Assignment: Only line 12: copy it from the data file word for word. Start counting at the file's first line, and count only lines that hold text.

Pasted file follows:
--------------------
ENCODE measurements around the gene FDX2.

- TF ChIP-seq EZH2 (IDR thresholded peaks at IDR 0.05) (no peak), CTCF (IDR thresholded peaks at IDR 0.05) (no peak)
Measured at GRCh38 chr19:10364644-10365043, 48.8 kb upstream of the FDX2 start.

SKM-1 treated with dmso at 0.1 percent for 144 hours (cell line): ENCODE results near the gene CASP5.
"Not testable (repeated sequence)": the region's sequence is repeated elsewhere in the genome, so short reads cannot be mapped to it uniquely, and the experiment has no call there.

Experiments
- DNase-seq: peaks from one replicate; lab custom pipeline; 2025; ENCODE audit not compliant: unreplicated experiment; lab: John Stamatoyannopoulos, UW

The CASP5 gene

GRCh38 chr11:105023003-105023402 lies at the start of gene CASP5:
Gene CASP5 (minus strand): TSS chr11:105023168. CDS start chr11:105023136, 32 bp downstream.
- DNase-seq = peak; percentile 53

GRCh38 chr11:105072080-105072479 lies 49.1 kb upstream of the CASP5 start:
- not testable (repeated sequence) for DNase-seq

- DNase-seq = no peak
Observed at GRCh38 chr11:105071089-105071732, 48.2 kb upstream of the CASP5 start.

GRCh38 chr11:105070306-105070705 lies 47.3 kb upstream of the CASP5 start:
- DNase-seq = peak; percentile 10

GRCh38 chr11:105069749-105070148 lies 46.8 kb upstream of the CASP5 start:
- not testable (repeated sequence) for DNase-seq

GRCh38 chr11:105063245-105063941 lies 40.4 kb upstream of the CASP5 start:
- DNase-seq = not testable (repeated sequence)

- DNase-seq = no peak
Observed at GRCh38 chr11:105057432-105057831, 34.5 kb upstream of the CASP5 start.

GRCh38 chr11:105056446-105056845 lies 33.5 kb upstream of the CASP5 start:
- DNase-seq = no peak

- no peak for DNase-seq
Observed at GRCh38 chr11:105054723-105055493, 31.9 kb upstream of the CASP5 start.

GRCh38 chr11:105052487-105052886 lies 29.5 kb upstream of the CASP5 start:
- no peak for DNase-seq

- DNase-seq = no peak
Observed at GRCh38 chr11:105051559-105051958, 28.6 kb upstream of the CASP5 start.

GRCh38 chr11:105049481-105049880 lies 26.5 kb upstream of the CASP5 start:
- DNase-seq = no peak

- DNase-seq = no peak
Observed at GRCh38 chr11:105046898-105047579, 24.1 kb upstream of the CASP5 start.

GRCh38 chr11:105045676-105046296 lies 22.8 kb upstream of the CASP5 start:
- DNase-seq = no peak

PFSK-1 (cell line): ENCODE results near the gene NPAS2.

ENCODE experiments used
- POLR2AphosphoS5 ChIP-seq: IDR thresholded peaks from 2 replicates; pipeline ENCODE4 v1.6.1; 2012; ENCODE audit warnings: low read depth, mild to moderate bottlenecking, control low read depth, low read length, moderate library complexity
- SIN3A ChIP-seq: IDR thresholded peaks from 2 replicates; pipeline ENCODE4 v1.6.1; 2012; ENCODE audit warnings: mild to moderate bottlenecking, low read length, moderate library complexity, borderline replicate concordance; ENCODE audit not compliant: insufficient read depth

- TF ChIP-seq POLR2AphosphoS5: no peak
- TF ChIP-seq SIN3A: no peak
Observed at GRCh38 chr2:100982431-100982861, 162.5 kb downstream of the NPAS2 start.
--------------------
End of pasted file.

GRCh38 chr11:105072080-105072479 lies 49.1 kb upstream of the CASP5 start: